The leadership of team captain Justin Williams cannot be underestimated. Though a hockey senior citizen at age 38, he has long been recognized as one of the best postseason performers. Ranger fans remember Williams from his 2014 Conn Smythe Trophy winning performance. That year he totaled 25 points in 26 playoff games. Against the Rangers he won Game One with an overtime tally and had three assists in Game Two. He finished with two goals and seven points in the five game series.
What a difference a year makes
If you want to see how much playoff experience matters, it will be interesting to watch the 2019-20 Hurricanes. With their long playoff run last season they are going into this postseason with 597 playoff games experience on the entire roster. They have only three postseason rookies on their current roster in forwards Martin Necas, Morgan Geekie and goalie Anton Forsberg.
They made one important addition this season in defenseman Joel Edmundson who came over in the Justin Faulk trade with St. Louis. Edmundson played in 22 games for the Stanley Cup champions last spring and brings some playoff experience to a young blueline corps.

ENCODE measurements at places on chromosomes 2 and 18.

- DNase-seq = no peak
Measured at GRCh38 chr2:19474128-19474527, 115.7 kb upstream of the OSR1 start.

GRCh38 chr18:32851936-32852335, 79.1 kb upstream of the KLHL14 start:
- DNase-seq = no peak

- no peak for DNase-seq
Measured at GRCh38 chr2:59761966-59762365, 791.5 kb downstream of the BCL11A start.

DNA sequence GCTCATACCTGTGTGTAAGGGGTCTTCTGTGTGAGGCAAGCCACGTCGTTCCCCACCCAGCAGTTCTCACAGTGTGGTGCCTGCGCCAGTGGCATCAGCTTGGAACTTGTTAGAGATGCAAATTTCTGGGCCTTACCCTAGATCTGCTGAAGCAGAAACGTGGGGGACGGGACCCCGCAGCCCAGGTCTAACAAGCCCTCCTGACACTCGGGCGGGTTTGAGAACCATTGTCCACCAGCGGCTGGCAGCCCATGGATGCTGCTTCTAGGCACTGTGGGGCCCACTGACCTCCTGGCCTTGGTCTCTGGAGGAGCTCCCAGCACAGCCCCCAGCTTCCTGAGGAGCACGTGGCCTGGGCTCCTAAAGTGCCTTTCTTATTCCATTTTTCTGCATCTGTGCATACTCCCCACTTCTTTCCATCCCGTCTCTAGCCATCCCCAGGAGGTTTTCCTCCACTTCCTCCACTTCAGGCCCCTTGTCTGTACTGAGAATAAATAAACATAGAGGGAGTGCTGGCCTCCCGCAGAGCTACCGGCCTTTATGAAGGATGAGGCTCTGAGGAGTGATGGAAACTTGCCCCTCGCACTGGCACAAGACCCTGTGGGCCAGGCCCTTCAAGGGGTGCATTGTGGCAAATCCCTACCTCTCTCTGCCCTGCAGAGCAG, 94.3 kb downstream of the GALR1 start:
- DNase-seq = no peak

If the Hurricanes can go deep this season (at the Rangers’ expense in the qualifying round), it will reinforce the belief that playoff experience is invaluable. If the Blueshirts can knock them out in the first series, that will hurt that theory.
About the Rangers
The best news for the Rangers is that Chris Kreider is back on the ice and fully recovered from his broken foot. With his 77 games of playoff experience, the team will need to rely on him for leadership as they try for a deep playoff run.
Well look who it is.
👋 Kreids! pic.twitter.com/UwfNEXKT85
— New York Rangers (@NYRangers) June 25, 2020
One other encouraging fact is that Artemi Panarin has shown no signs of slowing down in the playoffs. Despite only 27 playoff games on his resume, he has nine goals and 17 assists in those games, almost maintaining his point-a-game pace , at a time when it is tough to score. Mika Zibanejad has scored only four goals in his 28 playoff games, but he hasn’t had any postseason opportunities since he has become a prolific goal scorer over the last two seasons.
It’s also important that in Trouba, Staal and Smith the Rangers have a blueline corps with a decent amount of playoff experience to offset the three playoff rookies, Fox, Lindgren and DeAngelo.
And if Ranger fans are looking for one more positive sign, look no further than last year’s Stanley Cup Champions. They were led be goalie Jordan Binnington, who had never played in a Stanley Cup playoff game and their Conn Smythe Trophy winner was Ryan O’Reilly who came into the playoffs with all of 13 playoff games experience and hadn’t had any postseason experience in five years.
If Igor Shesterkin can channel Binnington and the cadre of Ranger playoff first timers can emulate the Hurricanes of last season, it bodes well for a deep playoff run, despite the lack of experience.